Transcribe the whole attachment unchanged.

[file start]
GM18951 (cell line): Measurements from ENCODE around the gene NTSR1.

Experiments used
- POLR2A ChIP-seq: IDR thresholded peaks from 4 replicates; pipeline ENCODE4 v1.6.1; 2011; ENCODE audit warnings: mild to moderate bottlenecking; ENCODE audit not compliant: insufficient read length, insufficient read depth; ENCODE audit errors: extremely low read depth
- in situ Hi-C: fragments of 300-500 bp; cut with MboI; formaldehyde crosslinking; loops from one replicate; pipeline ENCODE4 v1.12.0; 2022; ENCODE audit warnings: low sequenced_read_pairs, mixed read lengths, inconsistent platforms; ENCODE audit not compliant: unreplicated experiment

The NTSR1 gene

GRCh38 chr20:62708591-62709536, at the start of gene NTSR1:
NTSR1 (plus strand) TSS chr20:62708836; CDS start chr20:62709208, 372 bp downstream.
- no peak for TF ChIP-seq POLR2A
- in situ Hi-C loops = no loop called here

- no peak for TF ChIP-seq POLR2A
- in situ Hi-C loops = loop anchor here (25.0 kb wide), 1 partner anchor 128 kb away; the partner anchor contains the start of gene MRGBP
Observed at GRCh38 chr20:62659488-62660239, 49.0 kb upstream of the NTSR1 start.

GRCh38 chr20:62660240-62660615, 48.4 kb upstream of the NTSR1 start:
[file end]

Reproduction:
GM18951 (cell line): Measurements from ENCODE around the gene NTSR1.

Experiments used
- POLR2A ChIP-seq: IDR thresholded peaks from 4 replicates; pipeline ENCODE4 v1.6.1; 2011; ENCODE audit warnings: mild to moderate bottlenecking; ENCODE audit not compliant: insufficient read length, insufficient read depth; ENCODE audit errors: extremely low read depth
- in situ Hi-C: fragments of 300-500 bp; cut with MboI; formaldehyde crosslinking; loops from one replicate; pipeline ENCODE4 v1.12.0; 2022; ENCODE audit warnings: low sequenced_read_pairs, mixed read lengths, inconsistent platforms; ENCODE audit not compliant: unreplicated experiment

The NTSR1 gene

GRCh38 chr20:62708591-62709536, at the start of gene NTSR1:
NTSR1 (plus strand) TSS chr20:62708836; CDS start chr20:62709208, 372 bp downstream.
- no peak for TF ChIP-seq POLR2A
- in situ Hi-C loops = no loop called here

- no peak for TF ChIP-seq POLR2A
- in situ Hi-C loops = loop anchor here (25.0 kb wide), 1 partner anchor 128 kb away; the partner anchor contains the start of gene MRGBP
Observed at GRCh38 chr20:62659488-62660239, 49.0 kb upstream of the NTSR1 start.

GRCh38 chr20:62660240-62660615, 48.4 kb upstream of the NTSR1 start: